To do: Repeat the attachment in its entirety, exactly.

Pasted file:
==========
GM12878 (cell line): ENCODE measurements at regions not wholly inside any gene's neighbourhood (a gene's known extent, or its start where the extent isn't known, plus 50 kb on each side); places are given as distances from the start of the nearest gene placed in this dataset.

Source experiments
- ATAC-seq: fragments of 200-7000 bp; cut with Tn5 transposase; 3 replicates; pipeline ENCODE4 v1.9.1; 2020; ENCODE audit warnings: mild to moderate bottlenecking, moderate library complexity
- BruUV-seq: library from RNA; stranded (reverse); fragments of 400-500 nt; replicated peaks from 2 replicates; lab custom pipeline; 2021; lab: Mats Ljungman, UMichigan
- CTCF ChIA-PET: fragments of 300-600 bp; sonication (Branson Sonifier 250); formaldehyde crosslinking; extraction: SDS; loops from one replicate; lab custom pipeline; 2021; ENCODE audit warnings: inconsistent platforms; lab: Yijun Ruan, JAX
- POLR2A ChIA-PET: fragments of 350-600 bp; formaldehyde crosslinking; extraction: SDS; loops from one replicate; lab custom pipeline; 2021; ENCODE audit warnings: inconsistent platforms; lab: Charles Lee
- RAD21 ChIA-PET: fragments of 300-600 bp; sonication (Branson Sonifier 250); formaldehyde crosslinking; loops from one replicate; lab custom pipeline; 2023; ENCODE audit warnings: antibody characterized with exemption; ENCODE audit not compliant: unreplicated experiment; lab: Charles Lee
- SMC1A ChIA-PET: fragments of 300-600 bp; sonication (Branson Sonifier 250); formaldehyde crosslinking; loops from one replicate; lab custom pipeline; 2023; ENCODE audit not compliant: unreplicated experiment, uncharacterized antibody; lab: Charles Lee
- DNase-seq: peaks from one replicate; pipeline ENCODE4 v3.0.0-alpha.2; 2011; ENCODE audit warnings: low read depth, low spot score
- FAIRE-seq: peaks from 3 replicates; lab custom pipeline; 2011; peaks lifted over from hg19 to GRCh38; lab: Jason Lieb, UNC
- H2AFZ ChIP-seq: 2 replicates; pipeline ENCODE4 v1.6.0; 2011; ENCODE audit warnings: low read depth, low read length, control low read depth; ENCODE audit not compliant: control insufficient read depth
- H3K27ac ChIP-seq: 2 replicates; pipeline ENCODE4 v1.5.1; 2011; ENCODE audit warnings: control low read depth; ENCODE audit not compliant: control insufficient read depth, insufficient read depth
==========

GM12878 (cell line): ENCODE measurements at regions not wholly inside any gene's neighbourhood (a gene's known extent, or its start where the extent isn't known, plus 50 kb on each side); places are given as distances from the start of the nearest gene placed in this dataset.

Source experiments
- ATAC-seq: fragments of 200-7000 bp; cut with Tn5 transposase; 3 replicates; pipeline ENCODE4 v1.9.1; 2020; ENCODE audit warnings: mild to moderate bottlenecking, moderate library complexity
- BruUV-seq: library from RNA; stranded (reverse); fragments of 400-500 nt; replicated peaks from 2 replicates; lab custom pipeline; 2021; lab: Mats Ljungman, UMichigan
- CTCF ChIA-PET: fragments of 300-600 bp; sonication (Branson Sonifier 250); formaldehyde crosslinking; extraction: SDS; loops from one replicate; lab custom pipeline; 2021; ENCODE audit warnings: inconsistent platforms; lab: Yijun Ruan, JAX
- POLR2A ChIA-PET: fragments of 350-600 bp; formaldehyde crosslinking; extraction: SDS; loops from one replicate; lab custom pipeline; 2021; ENCODE audit warnings: inconsistent platforms; lab: Charles Lee
- RAD21 ChIA-PET: fragments of 300-600 bp; sonication (Branson Sonifier 250); formaldehyde crosslinking; loops from one replicate; lab custom pipeline; 2023; ENCODE audit warnings: antibody characterized with exemption; ENCODE audit not compliant: unreplicated experiment; lab: Charles Lee
- SMC1A ChIA-PET: fragments of 300-600 bp; sonication (Branson Sonifier 250); formaldehyde crosslinking; loops from one replicate; lab custom pipeline; 2023; ENCODE audit not compliant: unreplicated experiment, uncharacterized antibody; lab: Charles Lee
- DNase-seq: peaks from one replicate; pipeline ENCODE4 v3.0.0-alpha.2; 2011; ENCODE audit warnings: low read depth, low spot score
- FAIRE-seq: peaks from 3 replicates; lab custom pipeline; 2011; peaks lifted over from hg19 to GRCh38; lab: Jason Lieb, UNC
- H2AFZ ChIP-seq: 2 replicates; pipeline ENCODE4 v1.6.0; 2011; ENCODE audit warnings: low read depth, low read length, control low read depth; ENCODE audit not compliant: control insufficient read depth
- H3K27ac ChIP-seq: 2 replicates; pipeline ENCODE4 v1.5.1; 2011; ENCODE audit warnings: control low read depth; ENCODE audit not compliant: control insufficient read depth, insufficient read depth